Where services are delivered on the internet, this sometimes involves small amounts of information on your device youve used to doownload information. These include small text files known as cookies. They cannot be used to identify you personally, cannot carry viruses, or install malware.
What is a cookie?
A cookie is a piece of data sent to your device from a website. This means the website can recognise your device if you return to the same website. Cookies do not contain any personal information about you and cannot be used to identify an individual user. A cookie often includes a unique identifier, which is an anonymous number (randomly generated) and is stored on your device. Some expire at the end of your website session; others remain on your computer for longer.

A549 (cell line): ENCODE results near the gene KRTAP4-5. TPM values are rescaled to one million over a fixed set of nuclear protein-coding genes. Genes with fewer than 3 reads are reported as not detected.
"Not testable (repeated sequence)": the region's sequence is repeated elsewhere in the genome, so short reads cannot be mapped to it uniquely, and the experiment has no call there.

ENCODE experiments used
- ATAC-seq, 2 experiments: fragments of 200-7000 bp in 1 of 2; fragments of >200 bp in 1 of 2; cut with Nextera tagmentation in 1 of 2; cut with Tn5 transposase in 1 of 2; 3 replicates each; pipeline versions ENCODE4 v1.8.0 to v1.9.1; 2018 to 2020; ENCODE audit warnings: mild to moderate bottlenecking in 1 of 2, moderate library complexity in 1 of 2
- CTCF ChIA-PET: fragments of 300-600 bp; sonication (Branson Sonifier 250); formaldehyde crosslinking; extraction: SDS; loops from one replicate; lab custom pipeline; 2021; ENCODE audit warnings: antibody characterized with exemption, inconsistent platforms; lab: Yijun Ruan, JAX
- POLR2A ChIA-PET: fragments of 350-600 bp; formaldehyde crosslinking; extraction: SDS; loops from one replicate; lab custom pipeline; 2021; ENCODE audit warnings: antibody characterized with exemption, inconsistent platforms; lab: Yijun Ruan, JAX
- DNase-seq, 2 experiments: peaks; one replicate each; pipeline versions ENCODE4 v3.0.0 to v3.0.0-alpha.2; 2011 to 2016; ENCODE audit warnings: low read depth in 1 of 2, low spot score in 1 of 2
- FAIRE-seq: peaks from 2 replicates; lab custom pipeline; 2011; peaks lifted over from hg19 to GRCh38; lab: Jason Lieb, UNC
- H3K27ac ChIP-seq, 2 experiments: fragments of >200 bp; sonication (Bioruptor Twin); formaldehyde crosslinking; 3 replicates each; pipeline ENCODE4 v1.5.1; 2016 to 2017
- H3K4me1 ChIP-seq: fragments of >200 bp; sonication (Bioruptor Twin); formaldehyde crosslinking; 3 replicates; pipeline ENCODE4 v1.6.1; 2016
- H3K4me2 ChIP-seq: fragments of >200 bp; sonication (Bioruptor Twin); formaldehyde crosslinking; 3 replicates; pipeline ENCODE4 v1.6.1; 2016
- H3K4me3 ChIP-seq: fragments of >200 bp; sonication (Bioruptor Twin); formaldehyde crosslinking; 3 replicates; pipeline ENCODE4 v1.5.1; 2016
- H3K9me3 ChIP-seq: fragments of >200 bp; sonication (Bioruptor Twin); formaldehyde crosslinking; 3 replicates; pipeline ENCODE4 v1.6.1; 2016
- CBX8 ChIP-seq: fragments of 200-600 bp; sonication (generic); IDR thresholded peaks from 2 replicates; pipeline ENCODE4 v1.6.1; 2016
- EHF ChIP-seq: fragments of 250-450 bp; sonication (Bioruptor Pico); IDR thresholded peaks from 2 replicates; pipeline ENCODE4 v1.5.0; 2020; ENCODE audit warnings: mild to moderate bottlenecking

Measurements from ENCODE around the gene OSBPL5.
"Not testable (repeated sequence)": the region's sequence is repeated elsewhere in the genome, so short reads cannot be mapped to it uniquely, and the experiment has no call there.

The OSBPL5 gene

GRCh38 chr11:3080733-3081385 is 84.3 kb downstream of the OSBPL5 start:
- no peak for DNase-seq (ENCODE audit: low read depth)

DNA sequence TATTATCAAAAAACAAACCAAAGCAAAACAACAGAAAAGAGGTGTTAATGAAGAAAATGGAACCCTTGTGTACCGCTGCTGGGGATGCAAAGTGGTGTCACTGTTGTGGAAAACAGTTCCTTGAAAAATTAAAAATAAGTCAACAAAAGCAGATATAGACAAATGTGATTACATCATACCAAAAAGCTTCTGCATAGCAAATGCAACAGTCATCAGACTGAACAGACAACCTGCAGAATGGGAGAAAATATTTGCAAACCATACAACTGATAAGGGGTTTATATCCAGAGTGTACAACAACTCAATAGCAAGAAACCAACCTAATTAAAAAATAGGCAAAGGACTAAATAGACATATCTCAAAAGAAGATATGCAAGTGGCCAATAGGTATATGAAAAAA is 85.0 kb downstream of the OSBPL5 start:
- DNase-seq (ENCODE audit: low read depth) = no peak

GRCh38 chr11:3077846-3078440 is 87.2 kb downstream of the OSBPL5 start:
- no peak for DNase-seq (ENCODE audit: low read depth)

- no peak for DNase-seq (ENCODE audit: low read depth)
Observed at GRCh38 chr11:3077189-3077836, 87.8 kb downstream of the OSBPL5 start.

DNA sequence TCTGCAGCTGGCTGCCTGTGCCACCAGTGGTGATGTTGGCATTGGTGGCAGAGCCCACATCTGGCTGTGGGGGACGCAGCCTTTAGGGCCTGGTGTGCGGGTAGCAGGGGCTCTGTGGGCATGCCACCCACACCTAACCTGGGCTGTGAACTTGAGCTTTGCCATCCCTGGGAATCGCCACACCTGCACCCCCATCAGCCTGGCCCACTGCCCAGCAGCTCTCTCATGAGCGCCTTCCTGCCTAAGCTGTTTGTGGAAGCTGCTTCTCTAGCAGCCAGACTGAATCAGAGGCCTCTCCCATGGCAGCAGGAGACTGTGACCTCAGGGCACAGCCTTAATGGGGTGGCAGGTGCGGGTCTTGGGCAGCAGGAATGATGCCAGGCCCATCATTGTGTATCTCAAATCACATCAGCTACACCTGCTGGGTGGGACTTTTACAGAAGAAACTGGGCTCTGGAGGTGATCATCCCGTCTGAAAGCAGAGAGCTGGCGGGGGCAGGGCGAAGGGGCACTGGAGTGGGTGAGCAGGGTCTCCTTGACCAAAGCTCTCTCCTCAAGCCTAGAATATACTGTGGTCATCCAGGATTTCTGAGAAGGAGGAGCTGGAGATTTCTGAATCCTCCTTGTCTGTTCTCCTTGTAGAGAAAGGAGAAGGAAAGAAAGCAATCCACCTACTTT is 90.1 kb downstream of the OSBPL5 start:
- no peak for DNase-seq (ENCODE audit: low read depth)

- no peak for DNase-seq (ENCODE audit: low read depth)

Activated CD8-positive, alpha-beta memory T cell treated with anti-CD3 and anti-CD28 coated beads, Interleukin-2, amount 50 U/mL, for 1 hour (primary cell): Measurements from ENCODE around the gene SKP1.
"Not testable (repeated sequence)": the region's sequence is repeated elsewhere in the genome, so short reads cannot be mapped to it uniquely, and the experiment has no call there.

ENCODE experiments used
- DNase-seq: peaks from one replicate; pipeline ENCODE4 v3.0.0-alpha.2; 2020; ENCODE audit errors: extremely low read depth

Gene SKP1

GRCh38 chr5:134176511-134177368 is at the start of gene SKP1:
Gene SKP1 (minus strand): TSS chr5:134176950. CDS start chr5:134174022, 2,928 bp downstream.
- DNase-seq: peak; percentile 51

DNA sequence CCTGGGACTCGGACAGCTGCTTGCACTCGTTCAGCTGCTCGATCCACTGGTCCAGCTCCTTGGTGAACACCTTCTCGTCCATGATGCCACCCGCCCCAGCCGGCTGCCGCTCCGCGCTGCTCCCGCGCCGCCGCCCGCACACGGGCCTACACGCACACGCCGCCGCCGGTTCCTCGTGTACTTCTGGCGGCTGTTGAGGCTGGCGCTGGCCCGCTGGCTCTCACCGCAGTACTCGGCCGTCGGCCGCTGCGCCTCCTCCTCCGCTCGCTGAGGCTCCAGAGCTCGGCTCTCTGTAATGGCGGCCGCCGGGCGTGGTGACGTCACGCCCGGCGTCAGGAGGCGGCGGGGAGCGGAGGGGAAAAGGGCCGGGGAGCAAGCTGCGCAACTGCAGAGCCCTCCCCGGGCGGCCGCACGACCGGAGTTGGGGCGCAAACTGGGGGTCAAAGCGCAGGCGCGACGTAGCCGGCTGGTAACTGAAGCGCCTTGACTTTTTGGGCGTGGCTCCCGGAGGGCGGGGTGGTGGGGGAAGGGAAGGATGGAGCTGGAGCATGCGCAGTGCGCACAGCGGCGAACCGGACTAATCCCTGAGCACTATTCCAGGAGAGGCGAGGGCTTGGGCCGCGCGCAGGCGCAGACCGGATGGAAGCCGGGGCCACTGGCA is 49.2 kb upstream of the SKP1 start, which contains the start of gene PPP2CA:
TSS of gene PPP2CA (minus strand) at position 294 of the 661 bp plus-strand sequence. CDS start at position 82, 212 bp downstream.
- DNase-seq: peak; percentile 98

These pieces of information are used to improve services for you through, for example:
enabling a service to recognise your device so you don’t have to give the same information several times during one task, e.g. filling out a web form or a web survey recognising that you may already have given a username and password so you don’t need to do it for every web page measuring how many people are using services, so they can be made easier to use and there’s enough capacity to ensure they are fast analysing anonymised data to help us understand how people interact with the different aspects of our online services so we can make them better . You can manage these small files and learn more about them from this article, Internet Browser cookies- what they are and how to manage them.